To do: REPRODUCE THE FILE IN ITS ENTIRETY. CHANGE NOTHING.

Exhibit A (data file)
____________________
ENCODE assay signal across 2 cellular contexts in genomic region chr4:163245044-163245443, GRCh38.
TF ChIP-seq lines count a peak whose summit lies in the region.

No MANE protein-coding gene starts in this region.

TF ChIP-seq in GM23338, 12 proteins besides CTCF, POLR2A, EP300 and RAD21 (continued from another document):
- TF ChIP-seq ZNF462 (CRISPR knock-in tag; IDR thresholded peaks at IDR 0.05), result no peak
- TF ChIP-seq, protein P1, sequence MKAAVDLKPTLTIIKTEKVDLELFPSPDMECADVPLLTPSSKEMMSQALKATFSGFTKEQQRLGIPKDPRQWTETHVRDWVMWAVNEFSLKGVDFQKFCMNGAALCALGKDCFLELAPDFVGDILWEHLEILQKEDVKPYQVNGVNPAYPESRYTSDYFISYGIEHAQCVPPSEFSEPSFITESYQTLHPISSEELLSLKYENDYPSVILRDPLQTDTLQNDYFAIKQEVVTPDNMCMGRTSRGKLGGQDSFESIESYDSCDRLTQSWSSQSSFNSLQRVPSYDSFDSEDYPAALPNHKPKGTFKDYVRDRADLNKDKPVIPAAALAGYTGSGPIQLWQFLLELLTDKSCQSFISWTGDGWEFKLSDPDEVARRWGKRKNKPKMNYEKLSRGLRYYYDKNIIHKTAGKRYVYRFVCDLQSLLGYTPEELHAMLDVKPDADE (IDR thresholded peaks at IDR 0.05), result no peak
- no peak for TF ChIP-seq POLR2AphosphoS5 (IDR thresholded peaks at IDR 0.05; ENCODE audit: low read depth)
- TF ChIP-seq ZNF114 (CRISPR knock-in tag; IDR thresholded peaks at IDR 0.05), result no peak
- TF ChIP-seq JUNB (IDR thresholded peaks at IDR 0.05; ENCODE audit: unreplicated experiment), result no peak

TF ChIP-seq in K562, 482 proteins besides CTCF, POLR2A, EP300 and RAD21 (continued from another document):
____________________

ENCODE assay signal across 2 cellular contexts in genomic region chr4:163245044-163245443, GRCh38.
TF ChIP-seq lines count a peak whose summit lies in the region.

No MANE protein-coding gene starts in this region.

TF ChIP-seq in GM23338, 12 proteins besides CTCF, POLR2A, EP300 and RAD21 (continued from another document):
- TF ChIP-seq ZNF462 (CRISPR knock-in tag; IDR thresholded peaks at IDR 0.05), result no peak
- TF ChIP-seq, protein P1, sequence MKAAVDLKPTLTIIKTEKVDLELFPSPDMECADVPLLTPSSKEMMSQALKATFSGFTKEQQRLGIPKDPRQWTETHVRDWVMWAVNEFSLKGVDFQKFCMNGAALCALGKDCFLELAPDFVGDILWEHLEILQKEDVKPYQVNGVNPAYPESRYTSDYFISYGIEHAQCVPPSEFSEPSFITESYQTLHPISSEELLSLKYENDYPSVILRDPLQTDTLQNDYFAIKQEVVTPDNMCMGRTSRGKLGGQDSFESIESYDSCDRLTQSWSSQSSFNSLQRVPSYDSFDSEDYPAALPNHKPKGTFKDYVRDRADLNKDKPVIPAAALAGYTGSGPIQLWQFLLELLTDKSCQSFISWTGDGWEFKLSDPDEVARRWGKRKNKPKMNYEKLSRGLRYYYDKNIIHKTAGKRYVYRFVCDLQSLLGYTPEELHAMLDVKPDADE (IDR thresholded peaks at IDR 0.05), result no peak
- no peak for TF ChIP-seq POLR2AphosphoS5 (IDR thresholded peaks at IDR 0.05; ENCODE audit: low read depth)
- TF ChIP-seq ZNF114 (CRISPR knock-in tag; IDR thresholded peaks at IDR 0.05), result no peak
- TF ChIP-seq JUNB (IDR thresholded peaks at IDR 0.05; ENCODE audit: unreplicated experiment), result no peak

TF ChIP-seq in K562, 482 proteins besides CTCF, POLR2A, EP300 and RAD21 (continued from another document):